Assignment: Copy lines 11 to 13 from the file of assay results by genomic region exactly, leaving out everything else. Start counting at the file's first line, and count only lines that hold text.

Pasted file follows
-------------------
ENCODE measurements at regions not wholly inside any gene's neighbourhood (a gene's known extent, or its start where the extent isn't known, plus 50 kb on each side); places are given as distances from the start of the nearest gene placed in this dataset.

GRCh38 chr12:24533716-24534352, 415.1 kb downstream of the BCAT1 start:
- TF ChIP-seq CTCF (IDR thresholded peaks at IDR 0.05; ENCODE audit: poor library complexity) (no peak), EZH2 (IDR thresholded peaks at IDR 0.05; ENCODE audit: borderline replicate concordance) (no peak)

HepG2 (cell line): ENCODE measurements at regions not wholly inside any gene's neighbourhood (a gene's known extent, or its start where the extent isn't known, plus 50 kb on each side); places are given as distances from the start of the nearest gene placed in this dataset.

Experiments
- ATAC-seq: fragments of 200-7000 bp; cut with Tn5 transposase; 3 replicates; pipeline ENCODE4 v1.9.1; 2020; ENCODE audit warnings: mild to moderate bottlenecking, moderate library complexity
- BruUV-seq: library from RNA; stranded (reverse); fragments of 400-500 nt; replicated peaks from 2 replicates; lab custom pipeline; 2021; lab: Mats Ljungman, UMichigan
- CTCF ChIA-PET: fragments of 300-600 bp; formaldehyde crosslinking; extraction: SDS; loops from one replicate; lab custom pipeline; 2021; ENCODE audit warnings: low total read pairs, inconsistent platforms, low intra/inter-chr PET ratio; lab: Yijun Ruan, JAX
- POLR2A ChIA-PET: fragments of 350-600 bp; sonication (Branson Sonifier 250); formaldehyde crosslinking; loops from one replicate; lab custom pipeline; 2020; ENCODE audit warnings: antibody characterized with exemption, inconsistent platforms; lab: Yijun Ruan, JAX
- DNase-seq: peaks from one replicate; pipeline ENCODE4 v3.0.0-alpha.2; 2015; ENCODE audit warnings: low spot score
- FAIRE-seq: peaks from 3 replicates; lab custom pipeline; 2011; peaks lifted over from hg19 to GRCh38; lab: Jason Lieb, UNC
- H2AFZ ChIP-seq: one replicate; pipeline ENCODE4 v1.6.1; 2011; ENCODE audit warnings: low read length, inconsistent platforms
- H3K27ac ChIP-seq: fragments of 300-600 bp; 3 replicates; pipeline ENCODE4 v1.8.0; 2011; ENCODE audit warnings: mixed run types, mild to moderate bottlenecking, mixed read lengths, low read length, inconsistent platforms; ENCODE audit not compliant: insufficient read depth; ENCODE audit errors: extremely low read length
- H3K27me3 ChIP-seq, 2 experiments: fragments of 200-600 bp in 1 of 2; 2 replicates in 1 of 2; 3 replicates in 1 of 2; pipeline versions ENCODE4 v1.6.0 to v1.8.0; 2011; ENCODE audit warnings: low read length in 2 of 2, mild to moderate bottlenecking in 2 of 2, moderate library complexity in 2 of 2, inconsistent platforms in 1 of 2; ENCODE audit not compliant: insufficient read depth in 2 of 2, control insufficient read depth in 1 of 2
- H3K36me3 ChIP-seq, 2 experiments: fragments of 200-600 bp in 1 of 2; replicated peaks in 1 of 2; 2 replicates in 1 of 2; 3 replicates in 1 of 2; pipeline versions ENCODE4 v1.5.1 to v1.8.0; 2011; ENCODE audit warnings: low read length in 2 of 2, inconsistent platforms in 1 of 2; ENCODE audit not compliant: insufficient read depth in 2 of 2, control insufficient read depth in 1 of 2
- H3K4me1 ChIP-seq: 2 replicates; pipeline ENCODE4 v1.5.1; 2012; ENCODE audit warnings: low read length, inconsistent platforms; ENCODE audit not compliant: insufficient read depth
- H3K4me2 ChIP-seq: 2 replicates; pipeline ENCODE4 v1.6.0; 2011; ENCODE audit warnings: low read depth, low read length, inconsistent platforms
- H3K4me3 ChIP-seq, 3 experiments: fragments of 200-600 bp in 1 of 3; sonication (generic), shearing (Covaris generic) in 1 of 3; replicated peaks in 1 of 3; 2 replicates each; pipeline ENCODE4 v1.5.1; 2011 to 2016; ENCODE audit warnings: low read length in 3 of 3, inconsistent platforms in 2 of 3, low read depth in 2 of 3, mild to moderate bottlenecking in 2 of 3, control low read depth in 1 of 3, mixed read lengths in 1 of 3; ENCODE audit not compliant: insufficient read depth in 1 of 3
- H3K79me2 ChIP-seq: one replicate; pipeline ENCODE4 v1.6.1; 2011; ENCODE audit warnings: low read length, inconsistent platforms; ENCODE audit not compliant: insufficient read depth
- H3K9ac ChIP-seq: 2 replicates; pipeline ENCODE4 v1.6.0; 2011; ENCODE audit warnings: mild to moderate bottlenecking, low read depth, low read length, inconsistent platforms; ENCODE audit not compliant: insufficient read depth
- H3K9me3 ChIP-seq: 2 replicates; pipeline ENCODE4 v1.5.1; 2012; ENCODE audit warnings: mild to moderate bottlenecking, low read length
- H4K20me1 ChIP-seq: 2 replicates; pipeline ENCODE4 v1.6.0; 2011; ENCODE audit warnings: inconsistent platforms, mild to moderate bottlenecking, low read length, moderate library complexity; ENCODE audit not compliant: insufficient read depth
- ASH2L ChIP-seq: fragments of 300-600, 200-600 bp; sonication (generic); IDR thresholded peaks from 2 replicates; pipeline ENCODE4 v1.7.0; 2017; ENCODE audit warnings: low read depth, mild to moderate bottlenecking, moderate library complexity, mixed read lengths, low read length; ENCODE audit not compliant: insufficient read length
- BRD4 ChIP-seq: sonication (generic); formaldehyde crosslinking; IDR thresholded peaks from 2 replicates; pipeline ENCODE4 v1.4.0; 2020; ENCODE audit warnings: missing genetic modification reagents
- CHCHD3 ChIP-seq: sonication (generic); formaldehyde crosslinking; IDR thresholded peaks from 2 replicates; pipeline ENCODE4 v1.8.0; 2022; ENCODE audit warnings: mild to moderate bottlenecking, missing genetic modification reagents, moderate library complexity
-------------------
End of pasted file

- FAIRE-seq: peaks from 3 replicates; lab custom pipeline; 2011; peaks lifted over from hg19 to GRCh38; lab: Jason Lieb, UNC
- H2AFZ ChIP-seq: one replicate; pipeline ENCODE4 v1.6.1; 2011; ENCODE audit warnings: low read length, inconsistent platforms
- H3K27ac ChIP-seq: fragments of 300-600 bp; 3 replicates; pipeline ENCODE4 v1.8.0; 2011; ENCODE audit warnings: mixed run types, mild to moderate bottlenecking, mixed read lengths, low read length, inconsistent platforms; ENCODE audit not compliant: insufficient read depth; ENCODE audit errors: extremely low read length